Thursday 29 July 2021


Chalkhill Blue.

Green-flowered Helleborine. Hope I've got this right. Note the swollen, hairless ovaries (apparently GFH can self-pollinate without the flowers opening, and so may remain in bud). The upper part of the stem lacks hairs. I found only two presumed examples amongst multiple Broad-leaved Helleborines. More photos below...

A trip up to the Cotswolds, Gloucestershire for Helleborines this morning. Not as straightforward as I'd hoped but educational and a joy to spend more time on chalky soil! On the way back down the M5 I stopped off at Ham Wall, hoping for dragonflies, but it became overcast pretty quickly and consequently there wasn't too much activity. Back for lunch.

Think this photo shows the irregularly-bunched cilia (little hairs) along the leaf edge. Diagnostic from what I've read.


Carline Thistle.

Dwarf Thistle.

Eyebright agg.

Woolly Thistle.

Burnet Saxifrage.

Dyer's Greenweed - thank you Neil!

Chalkhill Blue.

Broad-leaved Helleborines were present in all shades.

Small Red-eyed Damselfly - thanks Steve!

Blue-tailed damselfly.

Glastonbury Tor - too cloudy for dragonflies unfortunately.


Marsh Harrier.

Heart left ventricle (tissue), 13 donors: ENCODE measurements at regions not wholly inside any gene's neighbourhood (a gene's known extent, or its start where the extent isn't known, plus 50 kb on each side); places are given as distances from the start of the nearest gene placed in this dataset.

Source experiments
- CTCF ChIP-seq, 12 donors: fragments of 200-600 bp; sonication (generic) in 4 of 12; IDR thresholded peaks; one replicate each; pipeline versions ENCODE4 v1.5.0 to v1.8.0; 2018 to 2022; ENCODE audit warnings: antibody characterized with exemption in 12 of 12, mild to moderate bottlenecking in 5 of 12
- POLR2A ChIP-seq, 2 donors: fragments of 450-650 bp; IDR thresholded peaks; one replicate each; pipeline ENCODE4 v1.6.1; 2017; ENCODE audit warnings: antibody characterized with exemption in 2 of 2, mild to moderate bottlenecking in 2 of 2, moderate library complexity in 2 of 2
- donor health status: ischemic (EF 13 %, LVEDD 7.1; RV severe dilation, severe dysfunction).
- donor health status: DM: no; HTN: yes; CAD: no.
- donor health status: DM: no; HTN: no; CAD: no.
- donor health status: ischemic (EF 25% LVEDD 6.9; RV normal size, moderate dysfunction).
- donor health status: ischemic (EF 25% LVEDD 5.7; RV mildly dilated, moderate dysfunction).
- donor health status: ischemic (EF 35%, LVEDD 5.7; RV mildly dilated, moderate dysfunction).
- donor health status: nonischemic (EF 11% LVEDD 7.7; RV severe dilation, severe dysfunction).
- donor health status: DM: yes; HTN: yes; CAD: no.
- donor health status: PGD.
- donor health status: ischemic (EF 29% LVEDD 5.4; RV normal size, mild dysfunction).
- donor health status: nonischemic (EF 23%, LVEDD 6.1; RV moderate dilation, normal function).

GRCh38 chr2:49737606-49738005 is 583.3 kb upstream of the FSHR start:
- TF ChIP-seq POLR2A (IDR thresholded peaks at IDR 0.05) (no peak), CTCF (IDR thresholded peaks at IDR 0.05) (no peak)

Ruddy Darter.

Great White Egret. One of two seen.

Amphibious Bistort.

Black-and-yellow Longhorn Beetle on Hogweed.

Ruddy Darter.


  1. I do not see enough Ruddy Darters, just love them!

    That's a small red-eyed damselfly in the picture, note how the blue extends up and down the sides of the abdomen.

  2. Thanks Steve - I clearly don't see enough Small Red-eyeds! Knew about the blue but have the memory of a Goldfish! All the best. Matt

    1. A memory like a Goldfish!? Couldn't disagree more looking at how much more knowledge you've clearly taken on within last five years!

      Keep up the great posts.

  3. Lovely stuff. Ruddy Darters are fairly common here, though not as widespread as Common Darter.

    Don't see any spines on the plant you've labelled Petty Whin- I believe it's Dyers Greenweed, a different Genista sp.